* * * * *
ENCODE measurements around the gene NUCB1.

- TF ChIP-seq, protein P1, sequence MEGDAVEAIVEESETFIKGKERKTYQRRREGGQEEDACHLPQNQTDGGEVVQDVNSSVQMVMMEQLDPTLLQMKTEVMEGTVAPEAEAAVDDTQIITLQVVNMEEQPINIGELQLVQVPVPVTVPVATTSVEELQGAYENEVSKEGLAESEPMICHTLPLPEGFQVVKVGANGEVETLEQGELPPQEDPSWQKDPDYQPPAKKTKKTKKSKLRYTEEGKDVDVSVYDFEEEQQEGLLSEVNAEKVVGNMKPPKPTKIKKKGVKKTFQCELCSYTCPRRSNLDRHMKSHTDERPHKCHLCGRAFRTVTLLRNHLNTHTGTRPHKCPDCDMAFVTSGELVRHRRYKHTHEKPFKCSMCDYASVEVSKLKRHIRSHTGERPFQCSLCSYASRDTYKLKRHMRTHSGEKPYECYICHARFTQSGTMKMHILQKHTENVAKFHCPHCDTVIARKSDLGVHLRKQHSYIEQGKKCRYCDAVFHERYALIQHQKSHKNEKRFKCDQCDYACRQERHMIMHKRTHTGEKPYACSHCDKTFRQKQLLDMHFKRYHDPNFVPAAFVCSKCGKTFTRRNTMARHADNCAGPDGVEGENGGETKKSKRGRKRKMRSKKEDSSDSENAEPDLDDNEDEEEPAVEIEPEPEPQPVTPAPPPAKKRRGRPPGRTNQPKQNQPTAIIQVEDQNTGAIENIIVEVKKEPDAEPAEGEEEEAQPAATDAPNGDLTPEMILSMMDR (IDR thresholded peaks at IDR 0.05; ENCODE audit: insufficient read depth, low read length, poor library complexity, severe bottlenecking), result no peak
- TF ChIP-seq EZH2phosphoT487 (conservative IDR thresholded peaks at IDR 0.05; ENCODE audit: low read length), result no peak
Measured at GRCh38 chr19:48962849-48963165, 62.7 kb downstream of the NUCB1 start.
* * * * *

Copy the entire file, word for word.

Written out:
ENCODE measurements around the gene NUCB1.

- TF ChIP-seq, protein P1, sequence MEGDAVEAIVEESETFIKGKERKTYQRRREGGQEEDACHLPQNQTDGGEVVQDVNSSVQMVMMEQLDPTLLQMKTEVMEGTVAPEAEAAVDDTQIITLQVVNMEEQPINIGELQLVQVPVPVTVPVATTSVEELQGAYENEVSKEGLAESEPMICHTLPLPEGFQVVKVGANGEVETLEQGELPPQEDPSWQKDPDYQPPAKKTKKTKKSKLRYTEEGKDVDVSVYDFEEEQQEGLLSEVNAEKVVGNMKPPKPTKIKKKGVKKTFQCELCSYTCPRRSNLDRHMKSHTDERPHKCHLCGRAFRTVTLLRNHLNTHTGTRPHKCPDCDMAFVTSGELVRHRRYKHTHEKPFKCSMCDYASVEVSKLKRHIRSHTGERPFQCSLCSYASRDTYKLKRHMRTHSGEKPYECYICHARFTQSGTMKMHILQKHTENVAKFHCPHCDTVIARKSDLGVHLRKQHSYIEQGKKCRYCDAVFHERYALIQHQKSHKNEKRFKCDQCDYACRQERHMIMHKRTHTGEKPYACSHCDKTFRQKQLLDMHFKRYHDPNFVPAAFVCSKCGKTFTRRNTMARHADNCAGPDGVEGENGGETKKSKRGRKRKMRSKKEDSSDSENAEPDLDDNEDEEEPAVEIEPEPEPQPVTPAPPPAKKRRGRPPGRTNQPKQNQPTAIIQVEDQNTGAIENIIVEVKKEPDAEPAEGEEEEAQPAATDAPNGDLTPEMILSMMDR (IDR thresholded peaks at IDR 0.05; ENCODE audit: insufficient read depth, low read length, poor library complexity, severe bottlenecking), result no peak
- TF ChIP-seq EZH2phosphoT487 (conservative IDR thresholded peaks at IDR 0.05; ENCODE audit: low read length), result no peak
Measured at GRCh38 chr19:48962849-48963165, 62.7 kb downstream of the NUCB1 start.